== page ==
Day 6, Part 4 Of 4 – The DM&E Railroad and The Corn Palace – 4 April 2012

by Jim on 2022/04/04

This is part of the Eastern Great Plains Spring Break 2012 Road Trip series.

Greetings, and welcome to Part 4, the final part, of Day 6 of Jimbaux’s Spring Break 2012 Road Trip, the last of many, many pictures made on Wednesday 4 April 2012.  Part 1 started with us in Brookings, South Dakota, and heading our way west until we found a great eastbound train in great lighting at Cavour, South Dakota, and chased it eastward.  Part 2 continued from there with this train all the way to Lake Benton, Minnesota after and where we had caught a westbound train.  Part 3 started with that westbound train in Lake Benton and ended with the same train at Manchester, South Dakota.

That’s where and when Part 4 starts.  Here is Canadian Pacific Railway train 277 westbound, with two Iowa, Chicago & Eastern locomotives, the second of which I saw and photographed last summer in Maryland and saw when I first came here in 2008 as the third locomotive on the first DM&E train that I photographed, pulling the train.

I like this plenty, and it’s very much a Great Plains scene.  This is not an Alabama or even a California landscape.

The crossing seen in the distance in the below image is where we shot the 276 coming through Manchester this morning, as seen in Part 2.

Also, check out the reader there.  I wonder when it was installed.

I like the orange DME hopper cars.

Let’s make our final looks at Manchester.

Oh, no, look at that truck at the crossing!

Well, it got out of the way in time, but barely.

Next, we are at Iroquois, and the lighting is getting bad.

We are 344 railroad miles from Winona, Minnesota!

Now, does this look familiar?

You can even (barely) see the Cavour elevator, which you saw in Part 1, in the far distance.

We went to Huron, the location of the terminal.

Wow, look at all that lease power!  I am so glad that we didn’t see any of it out on the line, except for that CITX 3089, which we saw this morning in Lake Preston.  That it is here after we saw it in Lake Preston this morning suggests that that train was some kind of westbound train and that we were right to – perhaps because we may have known that it was a westbound train – blow past it as if it wasn’t there.

Hey, see those headlights on a blue-and-yellow locomotive?  Is that our train?

Well, it looks like it’s not.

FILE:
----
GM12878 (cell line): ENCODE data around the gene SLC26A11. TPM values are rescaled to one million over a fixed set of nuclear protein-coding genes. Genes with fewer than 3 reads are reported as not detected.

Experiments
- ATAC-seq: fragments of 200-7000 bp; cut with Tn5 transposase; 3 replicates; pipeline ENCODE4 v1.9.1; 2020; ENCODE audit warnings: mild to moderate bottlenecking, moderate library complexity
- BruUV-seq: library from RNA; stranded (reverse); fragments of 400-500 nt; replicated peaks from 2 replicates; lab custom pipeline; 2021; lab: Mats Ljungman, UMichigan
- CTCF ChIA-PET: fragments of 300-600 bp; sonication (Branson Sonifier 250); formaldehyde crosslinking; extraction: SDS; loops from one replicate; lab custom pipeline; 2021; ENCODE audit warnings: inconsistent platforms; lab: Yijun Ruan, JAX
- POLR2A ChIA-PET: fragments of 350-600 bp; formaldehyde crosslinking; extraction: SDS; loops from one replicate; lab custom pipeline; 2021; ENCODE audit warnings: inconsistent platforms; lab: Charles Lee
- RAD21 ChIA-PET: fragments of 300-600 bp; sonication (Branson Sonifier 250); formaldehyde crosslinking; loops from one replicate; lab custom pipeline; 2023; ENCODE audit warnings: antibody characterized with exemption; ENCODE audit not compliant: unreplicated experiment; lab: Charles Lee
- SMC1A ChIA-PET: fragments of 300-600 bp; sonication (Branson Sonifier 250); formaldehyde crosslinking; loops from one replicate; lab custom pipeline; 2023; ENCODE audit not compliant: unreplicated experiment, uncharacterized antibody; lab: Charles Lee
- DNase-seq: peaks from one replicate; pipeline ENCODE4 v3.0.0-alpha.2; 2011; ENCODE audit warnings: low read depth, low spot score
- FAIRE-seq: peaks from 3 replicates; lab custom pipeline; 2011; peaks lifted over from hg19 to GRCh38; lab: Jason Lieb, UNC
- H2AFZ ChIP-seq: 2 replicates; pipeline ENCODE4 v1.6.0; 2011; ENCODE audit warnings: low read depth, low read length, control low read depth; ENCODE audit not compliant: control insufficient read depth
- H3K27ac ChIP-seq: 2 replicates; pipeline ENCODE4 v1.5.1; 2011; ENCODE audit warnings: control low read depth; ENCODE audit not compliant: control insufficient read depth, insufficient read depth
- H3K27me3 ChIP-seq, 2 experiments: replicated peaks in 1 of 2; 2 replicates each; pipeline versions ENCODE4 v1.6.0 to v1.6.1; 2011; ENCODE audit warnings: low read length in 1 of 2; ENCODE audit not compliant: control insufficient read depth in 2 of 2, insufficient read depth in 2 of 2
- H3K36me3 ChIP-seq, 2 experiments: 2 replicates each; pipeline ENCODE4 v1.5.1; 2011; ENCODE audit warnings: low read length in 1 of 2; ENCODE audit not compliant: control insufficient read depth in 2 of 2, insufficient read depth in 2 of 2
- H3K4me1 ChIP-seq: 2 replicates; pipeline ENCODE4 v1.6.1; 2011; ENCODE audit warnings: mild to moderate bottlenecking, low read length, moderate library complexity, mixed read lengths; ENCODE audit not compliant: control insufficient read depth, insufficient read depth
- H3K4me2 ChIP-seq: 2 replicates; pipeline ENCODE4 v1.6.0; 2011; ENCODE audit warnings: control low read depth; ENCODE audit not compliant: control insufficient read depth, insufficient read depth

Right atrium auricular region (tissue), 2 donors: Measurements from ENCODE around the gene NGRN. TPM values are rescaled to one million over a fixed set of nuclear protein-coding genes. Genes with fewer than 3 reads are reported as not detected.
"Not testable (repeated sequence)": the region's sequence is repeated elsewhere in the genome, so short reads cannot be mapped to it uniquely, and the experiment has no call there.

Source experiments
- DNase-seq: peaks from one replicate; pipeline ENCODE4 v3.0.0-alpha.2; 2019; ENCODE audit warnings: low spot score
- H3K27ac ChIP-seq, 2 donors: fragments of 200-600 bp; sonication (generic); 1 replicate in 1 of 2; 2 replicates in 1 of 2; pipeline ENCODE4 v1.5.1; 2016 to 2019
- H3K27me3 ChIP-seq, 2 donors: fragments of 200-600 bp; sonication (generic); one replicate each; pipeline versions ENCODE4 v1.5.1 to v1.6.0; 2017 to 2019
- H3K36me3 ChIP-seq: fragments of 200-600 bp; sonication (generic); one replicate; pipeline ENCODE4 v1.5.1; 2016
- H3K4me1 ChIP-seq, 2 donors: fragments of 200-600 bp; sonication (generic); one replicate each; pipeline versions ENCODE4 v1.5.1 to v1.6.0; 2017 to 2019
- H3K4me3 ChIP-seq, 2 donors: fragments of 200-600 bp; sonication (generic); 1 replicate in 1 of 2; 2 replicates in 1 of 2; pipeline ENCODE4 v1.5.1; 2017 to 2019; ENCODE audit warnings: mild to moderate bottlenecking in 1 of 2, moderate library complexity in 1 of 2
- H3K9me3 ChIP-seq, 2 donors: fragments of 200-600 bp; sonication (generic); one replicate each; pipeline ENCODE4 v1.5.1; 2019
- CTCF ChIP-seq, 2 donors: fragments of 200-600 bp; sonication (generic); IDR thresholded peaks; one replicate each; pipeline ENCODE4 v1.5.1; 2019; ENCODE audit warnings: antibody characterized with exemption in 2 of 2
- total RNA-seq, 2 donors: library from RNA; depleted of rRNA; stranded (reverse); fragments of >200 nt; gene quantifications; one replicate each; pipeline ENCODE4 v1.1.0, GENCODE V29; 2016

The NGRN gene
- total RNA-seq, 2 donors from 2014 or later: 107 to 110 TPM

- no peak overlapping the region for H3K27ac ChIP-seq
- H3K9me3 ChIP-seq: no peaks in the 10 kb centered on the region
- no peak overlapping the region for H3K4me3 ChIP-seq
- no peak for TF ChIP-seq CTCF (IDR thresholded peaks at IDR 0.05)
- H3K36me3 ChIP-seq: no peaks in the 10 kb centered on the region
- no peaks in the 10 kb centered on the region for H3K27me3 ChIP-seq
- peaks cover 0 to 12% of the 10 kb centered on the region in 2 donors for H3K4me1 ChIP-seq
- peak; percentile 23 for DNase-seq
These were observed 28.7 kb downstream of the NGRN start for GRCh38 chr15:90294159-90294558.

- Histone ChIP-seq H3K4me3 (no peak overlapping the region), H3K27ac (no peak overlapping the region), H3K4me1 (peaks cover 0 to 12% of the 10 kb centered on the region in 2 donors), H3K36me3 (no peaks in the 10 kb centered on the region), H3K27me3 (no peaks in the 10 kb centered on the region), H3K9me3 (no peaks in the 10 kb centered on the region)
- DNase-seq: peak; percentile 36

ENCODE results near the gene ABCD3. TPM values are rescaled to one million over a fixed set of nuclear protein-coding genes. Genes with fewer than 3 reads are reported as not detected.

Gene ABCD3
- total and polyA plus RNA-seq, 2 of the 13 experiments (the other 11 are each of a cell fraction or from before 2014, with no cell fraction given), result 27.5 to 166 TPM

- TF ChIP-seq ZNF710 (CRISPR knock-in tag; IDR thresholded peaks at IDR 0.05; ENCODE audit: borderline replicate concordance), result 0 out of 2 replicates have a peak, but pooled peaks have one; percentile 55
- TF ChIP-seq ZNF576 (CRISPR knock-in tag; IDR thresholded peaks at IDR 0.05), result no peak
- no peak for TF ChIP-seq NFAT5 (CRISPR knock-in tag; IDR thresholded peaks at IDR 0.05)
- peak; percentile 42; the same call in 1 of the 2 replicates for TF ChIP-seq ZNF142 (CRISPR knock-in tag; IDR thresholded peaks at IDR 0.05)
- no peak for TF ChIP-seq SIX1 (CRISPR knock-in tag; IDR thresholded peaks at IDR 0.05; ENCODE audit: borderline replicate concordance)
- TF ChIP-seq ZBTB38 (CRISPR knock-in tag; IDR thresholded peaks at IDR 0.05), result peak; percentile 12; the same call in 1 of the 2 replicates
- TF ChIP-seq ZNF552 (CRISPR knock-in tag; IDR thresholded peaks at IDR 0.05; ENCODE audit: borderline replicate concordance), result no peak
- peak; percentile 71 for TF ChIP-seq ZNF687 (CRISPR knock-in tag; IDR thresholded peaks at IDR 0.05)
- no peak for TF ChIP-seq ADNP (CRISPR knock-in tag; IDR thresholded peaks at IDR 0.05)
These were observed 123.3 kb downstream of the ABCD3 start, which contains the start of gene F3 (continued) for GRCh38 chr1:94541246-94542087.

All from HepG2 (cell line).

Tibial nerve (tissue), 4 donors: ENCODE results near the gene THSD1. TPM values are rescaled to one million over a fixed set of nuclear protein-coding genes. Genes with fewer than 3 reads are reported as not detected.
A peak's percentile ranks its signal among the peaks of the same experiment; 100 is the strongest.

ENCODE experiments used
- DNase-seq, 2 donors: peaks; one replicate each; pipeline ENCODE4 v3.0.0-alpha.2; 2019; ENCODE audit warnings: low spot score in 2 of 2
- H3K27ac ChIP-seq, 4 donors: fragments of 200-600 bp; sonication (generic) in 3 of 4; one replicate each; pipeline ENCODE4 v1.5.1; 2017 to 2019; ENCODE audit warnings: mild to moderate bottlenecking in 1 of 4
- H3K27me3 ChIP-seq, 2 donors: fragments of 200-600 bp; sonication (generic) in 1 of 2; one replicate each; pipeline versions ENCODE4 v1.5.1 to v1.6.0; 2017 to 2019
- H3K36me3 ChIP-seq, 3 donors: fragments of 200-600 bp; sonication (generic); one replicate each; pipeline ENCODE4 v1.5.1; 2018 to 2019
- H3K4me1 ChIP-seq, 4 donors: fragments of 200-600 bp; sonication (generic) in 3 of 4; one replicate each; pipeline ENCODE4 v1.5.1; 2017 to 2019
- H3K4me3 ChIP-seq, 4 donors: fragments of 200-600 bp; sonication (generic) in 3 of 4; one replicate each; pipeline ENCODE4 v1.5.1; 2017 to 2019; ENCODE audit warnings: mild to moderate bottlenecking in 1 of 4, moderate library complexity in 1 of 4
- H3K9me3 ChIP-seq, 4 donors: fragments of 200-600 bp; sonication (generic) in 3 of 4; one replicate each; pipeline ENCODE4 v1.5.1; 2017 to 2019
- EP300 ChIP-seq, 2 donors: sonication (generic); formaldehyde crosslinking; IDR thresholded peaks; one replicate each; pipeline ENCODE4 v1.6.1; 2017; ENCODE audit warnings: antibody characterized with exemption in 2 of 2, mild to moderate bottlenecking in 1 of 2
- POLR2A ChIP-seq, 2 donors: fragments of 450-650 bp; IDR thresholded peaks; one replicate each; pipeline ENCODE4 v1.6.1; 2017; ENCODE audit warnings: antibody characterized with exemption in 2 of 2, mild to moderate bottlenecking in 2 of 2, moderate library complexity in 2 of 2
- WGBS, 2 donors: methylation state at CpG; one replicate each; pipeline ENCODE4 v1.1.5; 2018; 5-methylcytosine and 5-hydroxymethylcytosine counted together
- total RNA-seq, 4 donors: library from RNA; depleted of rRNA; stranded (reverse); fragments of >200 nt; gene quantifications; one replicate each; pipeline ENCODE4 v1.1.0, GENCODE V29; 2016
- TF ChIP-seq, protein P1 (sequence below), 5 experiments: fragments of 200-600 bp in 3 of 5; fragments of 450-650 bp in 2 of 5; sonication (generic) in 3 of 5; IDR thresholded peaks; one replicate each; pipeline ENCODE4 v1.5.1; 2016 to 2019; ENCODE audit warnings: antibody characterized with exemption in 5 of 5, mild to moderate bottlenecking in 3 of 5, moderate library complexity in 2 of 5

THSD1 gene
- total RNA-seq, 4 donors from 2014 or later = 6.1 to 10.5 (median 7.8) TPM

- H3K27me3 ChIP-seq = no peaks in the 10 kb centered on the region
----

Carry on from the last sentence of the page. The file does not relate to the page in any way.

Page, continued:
It looks like some local train or switch job, as it has two cars and one locomotive.

There is what looks like a building-materials supplier east of town, and I am guessing that that is where this job, at least the empty centerbeam flatcar, had just left.

Oh, and, look, we’re back in jointed-rail land!

Let’s turn around and look west for a moment.

That’s the real yard.  What we see on the eastern side, where our little switch job is working, is the locomotive and car-service area.

The crew has dropped the centerbeam flatcar but not the boxcar.

I wonder what this locomotive’s pedigree is.

I remember this place being a bit dusty.

They’re now setting out the boxcar.

That sign is not there anymore.  I’m surprised that it was still there at even this point.

There are some RCPE signs there now.

What’s this, a black trainman in the middle of South Dakota?  How did that happen?

This is a four-axle locomotive.

Boxcars are rare here, even compared to the rest of the North American railroad system in 2012.  I don’t think that we have seen one before this one today.

I like this view of this locomotive that I like.

This view with the storefront in the background intrigued me.

Again, I like how we can see clearly under the locomotive.

I like the story of this railroad.

Let’s get one last shot before we leave Huron.

At my friend’s behest, we broke away from the DM&E and went southward instead of following the DM&E back to I-29.

We went to Mitchell, as my friend wanted to see and to show me this Corn Palace, which he thought was stupid!

Yes, it’s a facility with a corn façade in this corny region.

It’s weird.

I don’t know what to think.

Let’s get a closer look.

This strikes me as a fire hazard.

There has to be some explanation for how it is safe.

This is Mitchell.

Next, my friend raised his middle finger to the Corn Palace, and I got some memorable pictures of it, but, of course, I shalln’t publish them.

This is a weird way to end the day, given what we actually did today.

Then, we went to Rotary Park.

What does this mean?

I am intrigued, and it makes sense, but what is the story behind it?

Let’s get one more shot before we leave.

I have no memory of anything that happened after this last picture until we returned to Omaha (or even anything that happened once we returned to Omaha.)  I presume that we went east on I-90 to catch I-29 at Sioux Falls.  Actually, the only way that I know that we even returned to Omaha at all is that that’s where my pictures the next day start – well, that plus the fact that we wouldn’t have stayed in a hotel in South Dakota or Minnesota just to be in Omaha by late morning the next day.

Anyway, this was a wonderful day and a wonderful experience, as I felt like I got to, for once, or, maybe more than once, since I came through this area in the summer of 2008 and got similar images, get a glimpse of – and an experience chasing and photographing – the Spartan-Cab-led trains of what remains of the granger railroads about which I read when I was a child.

I hope that you have enjoyed Day 6 of my Spring Break 2012 Road Trip, I hope that you read and enjoy the essays of the subsequent days of the trip, I invite any commentary, and I thank you for reading all of this.



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